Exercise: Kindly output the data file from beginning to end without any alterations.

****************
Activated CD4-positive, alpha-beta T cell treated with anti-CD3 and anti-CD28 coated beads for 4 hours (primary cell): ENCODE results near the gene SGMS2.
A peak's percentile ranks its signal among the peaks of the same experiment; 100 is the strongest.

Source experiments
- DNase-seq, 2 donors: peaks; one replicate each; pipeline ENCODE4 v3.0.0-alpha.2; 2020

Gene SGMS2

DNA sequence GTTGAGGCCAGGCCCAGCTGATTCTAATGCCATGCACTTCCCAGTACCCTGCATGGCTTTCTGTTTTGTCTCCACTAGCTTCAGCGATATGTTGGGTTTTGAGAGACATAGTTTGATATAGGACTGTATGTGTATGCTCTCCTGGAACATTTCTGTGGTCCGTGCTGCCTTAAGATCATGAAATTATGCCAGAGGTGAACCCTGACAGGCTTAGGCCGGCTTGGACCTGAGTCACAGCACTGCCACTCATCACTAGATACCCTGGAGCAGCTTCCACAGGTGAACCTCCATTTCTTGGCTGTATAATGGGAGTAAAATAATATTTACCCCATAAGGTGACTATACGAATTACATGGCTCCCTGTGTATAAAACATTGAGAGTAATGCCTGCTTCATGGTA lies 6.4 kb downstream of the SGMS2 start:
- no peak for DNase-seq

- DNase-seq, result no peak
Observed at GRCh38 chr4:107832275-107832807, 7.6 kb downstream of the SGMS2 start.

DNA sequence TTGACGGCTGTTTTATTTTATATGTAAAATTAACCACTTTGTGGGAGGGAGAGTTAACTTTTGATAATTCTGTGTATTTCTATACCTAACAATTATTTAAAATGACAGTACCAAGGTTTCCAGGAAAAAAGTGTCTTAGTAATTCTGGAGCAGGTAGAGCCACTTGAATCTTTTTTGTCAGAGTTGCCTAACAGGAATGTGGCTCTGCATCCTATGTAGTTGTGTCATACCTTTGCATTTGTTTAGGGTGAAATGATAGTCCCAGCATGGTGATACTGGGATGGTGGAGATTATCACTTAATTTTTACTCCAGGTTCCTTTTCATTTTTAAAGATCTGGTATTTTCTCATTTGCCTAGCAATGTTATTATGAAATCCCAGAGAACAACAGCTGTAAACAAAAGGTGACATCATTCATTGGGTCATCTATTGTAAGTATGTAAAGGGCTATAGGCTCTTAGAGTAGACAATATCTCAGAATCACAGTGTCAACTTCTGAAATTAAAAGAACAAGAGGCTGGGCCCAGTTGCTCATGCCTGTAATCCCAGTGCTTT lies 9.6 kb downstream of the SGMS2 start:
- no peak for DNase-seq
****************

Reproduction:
Activated CD4-positive, alpha-beta T cell treated with anti-CD3 and anti-CD28 coated beads for 4 hours (primary cell): ENCODE results near the gene SGMS2.
A peak's percentile ranks its signal among the peaks of the same experiment; 100 is the strongest.

Source experiments
- DNase-seq, 2 donors: peaks; one replicate each; pipeline ENCODE4 v3.0.0-alpha.2; 2020

Gene SGMS2

DNA sequence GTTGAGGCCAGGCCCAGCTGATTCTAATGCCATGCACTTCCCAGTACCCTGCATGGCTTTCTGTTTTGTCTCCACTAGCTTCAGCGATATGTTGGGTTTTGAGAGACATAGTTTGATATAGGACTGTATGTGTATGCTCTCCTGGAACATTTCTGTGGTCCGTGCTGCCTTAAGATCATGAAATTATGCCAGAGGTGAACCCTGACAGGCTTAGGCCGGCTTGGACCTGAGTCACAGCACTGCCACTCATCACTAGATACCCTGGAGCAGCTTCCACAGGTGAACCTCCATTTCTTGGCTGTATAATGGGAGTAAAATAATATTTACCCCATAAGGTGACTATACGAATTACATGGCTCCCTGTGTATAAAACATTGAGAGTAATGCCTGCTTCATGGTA lies 6.4 kb downstream of the SGMS2 start:
- no peak for DNase-seq

- DNase-seq, result no peak
Observed at GRCh38 chr4:107832275-107832807, 7.6 kb downstream of the SGMS2 start.

DNA sequence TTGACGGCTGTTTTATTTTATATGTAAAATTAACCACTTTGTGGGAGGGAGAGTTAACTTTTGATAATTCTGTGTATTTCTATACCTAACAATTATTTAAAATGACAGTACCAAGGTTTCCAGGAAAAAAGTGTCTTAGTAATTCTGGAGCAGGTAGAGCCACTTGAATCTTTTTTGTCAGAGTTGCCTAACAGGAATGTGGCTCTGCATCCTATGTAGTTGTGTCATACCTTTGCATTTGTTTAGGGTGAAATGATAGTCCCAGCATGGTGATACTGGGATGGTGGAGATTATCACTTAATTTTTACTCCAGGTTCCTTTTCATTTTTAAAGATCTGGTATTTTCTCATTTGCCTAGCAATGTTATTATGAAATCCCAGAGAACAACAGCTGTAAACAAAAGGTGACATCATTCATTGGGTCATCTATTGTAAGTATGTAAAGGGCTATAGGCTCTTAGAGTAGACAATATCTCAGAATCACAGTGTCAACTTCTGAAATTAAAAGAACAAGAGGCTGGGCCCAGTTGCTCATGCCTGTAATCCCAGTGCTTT lies 9.6 kb downstream of the SGMS2 start:
- no peak for DNase-seq